I know Leah recommended that we use a thread color close to the fabric color, but look what I found in my thread  treasure box! Being a bit of a rebel (child of the 60s!), I have to use it for the motifs…it just matches too perfectly not to try!  I know I’ll have to be extra careful so it doesn’t look a  mess.  I’ll use the muted tone for the mini stippling.  I’d better use it because the trip to the quilt shop to buy that lonely little spool of thread ended up costing $32!

You saw Maddie in the first picture.  Maddie is a special doll that my sister made for me.  She’s named after my Grandma whom my sister and I both adored!  Maddie is a petty cool doll because she represents a pretty cool memory for us.  My Grandma made mostaccioli cookies every Christmas.   If you’ve never had one, you need to find a way to try one!  They are wonderful chocolate, cinnamon and nut cookies made in the shape of a mostaccioli noodle.    I decided to make them one year.  What an adventure!  You make the dough and roll out little “ropes” and cut them into about 1 1/2 inch pieces.  Not too difficult…the only problem is the recipe makes a bottomless bowl of cookie dough and 36 hours later…with no sleep…you’re still rolling out ropes.  Except now, instead of looking like pasta, they look like logs!  When my sister got married, she was foolish enough to try it herself.  Didn’t learn from my experience….same result, though.  She’s made them many times.  I’ve made them once.  My momma didn’t raise a fool!  So, here’s Maddie complete with her bags of flour and sugar and our favorite recipe!

Scrappies

Saturday was National Quilting Day.  What did you do to celebrate?  Sadly, I didn’t do much.  The intention was there.  The heart was willing…but life got in the way…again.  Darn!  That happens a lot.  I was determined to do a little something to acknowledge the day.  So I sewed two rows on to my Civil War Tribute quilt. I had hoped to add all of the rows, but there was a baby shower in the afternoon.  I only hope I don’t have to wait until next March to complete it!   When I returned from the shower I tried to convince MiniQuilter to sew since it was a quilter’s holiday.  But she would have rather played outside.  Imagine that….she’d rather play outside than sew.  In that aspect, she certainly isn’t her grandma’s girl!  🙂

We’ve been having some very unseasonable weather these past days and it has allowed us to have the windows wide open to let that wonderful warm breeze inside.  MiniQuilter and her brother spent the night and were lying on the floor watching the Adventures of TinTin when Brother said he was cold and wanted a blanket.  I covered him with a quilt (what else!).  He said “Grandma, this is my favorite quilt.”   Funny thing…it’s my favorite also.  I was a little bit surprised to hear he had a favorite quilt.  The two of them have grown up with quilts.  (They’re eight.)  Quilts have always been a part of their lives.   They think everyone has them in their home.  I just assumed quilts were the norm for them.  Silly Grandma!  They noticed…they paid attention!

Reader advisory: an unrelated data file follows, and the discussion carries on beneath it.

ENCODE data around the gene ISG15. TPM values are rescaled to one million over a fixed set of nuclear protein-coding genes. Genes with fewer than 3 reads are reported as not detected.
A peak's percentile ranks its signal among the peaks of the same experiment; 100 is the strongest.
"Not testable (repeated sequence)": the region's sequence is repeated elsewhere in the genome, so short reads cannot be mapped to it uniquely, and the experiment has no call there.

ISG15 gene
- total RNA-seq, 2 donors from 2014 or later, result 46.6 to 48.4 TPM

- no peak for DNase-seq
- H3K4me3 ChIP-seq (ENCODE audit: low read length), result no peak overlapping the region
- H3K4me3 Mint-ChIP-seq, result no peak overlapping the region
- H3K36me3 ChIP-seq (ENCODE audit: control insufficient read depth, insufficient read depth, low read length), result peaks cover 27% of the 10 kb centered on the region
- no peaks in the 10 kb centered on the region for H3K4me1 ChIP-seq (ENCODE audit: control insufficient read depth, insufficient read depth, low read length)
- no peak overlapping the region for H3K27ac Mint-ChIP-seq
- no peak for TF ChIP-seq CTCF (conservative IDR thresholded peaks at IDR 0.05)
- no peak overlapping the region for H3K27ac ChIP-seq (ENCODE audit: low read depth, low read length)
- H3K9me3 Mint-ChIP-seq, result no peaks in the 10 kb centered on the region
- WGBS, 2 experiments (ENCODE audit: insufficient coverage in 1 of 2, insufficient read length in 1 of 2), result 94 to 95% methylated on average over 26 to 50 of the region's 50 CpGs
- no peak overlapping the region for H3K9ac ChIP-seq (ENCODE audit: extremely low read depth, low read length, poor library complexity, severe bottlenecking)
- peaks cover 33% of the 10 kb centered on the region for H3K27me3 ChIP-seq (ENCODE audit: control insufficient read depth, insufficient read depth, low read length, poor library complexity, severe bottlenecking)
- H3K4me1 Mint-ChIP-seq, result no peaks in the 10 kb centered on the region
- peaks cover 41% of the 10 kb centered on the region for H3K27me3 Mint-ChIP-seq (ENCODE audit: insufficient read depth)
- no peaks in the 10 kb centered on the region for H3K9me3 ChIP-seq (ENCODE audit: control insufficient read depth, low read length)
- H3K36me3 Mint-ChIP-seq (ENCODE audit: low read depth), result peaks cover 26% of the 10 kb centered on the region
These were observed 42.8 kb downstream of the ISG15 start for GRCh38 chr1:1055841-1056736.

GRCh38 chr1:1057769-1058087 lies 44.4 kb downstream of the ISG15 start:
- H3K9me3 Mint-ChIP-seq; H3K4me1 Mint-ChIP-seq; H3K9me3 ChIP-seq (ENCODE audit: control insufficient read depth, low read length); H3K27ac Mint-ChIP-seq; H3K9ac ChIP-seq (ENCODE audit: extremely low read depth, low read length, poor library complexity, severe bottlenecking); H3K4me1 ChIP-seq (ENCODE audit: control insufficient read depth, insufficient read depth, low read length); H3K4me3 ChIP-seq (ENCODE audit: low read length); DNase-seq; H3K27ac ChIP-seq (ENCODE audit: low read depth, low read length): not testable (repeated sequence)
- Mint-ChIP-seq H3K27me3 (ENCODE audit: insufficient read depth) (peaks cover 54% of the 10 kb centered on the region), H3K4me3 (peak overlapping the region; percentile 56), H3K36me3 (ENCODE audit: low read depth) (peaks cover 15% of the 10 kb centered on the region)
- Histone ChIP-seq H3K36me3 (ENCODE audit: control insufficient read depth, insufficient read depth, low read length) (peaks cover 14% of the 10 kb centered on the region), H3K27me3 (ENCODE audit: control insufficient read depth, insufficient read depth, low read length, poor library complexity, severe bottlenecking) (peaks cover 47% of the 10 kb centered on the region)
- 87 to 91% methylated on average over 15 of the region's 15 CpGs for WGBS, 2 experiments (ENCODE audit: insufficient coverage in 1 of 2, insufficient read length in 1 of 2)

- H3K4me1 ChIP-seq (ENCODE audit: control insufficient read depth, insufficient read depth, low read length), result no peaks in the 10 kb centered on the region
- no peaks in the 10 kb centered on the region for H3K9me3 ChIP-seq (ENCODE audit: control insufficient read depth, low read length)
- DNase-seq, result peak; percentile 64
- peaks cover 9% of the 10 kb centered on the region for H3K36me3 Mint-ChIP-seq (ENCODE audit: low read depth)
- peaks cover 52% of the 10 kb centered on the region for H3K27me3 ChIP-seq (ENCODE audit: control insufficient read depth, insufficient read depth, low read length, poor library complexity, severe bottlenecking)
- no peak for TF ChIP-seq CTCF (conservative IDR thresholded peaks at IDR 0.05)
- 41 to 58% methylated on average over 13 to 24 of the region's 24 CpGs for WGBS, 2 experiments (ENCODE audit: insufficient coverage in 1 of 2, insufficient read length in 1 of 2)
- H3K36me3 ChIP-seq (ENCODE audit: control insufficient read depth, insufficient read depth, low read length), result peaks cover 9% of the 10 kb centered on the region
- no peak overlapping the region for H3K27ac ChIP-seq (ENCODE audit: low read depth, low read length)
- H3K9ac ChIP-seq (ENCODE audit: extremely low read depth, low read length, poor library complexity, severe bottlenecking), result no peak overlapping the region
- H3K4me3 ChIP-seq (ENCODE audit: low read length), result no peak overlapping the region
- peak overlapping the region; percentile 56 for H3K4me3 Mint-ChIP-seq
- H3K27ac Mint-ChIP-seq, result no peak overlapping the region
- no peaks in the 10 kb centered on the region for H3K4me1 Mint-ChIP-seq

I’m not sure why my grandson loves this quilt, but I know why I do.  It’s scrappy and I love scrappy.  I love planned quilts, too.  But not like I love scrappies.  I’ve made my share of planned quilts and I love coordinating the fabrics and threads…another reason why I have so many UFOs.  To me, planned quilts say “Look at me!” and they are beautiful to look at.  But scrappies say “Use me…snuggle up…let me keep you warm.”

I love making scrappies because I can have all my favorite fabrics at my fingertips.  When I look at that quilt I can see the familiar “faces” of old friends–projects and fat quarters that followed me home.  Scrap quilts warm the body and the heart.  Guess that’s why I love them.  They love you back.

The alien threat…

I think I have enough UFOs to rival Roswell, New Mexico.  In fact, I’ve been considering renaming my sewing room Area 51.

My projects didn’t begin as UFOs.  I’m sure no one begins a project with no intention of finishing.  But somehow, many of them enter UFO limbo…some never again to see the light of day…or the light of the sewing machine.  My projects rarely become relegated to the closet because I don’t like them.  I genuinely love most of them.  I will admit with some guilt that if I don’t like something I’ll get it out of my life…give it away or throw it away.  That can be very liberating.  Life’s too short to make quilts I don’t like.  But, nope, I love most of them.

So, how do they become relegated to the UFO (Later Tater) heap? I think it’s because I love the process.  I love the planning, the cutting, the sewing, the quilting.  OK…so I don’t like the entire process….I don’t like the binding.  But my mind is always wandering to whatever aspect of the process I’m not doing.  If I’m piecing, I want to quilt.  If I’m quilting, I want to piece. (I never want to bind, however.)  I can be piecing a block and out of the corner of my eye I see a little stack of fabric on the cutting table and I start to imagine baskets or stars.  (I’m so easily distracted…like a cat playing with a beam of light.)  And there is the birth of another UFO.

Here are just a few of the projects with which I have difficulty making eye contact…mostly due to guilt.  Guilt is powerful!!

Here is the Fons and Porter quilt that my sister and I did as a challenge.  She won.  She always wins.  This needs borders…just borders.  I have the fabric.  I swear sometimes when I walk past it I can hear the border fabric begging to be attached.  I pretend I don’t hear it.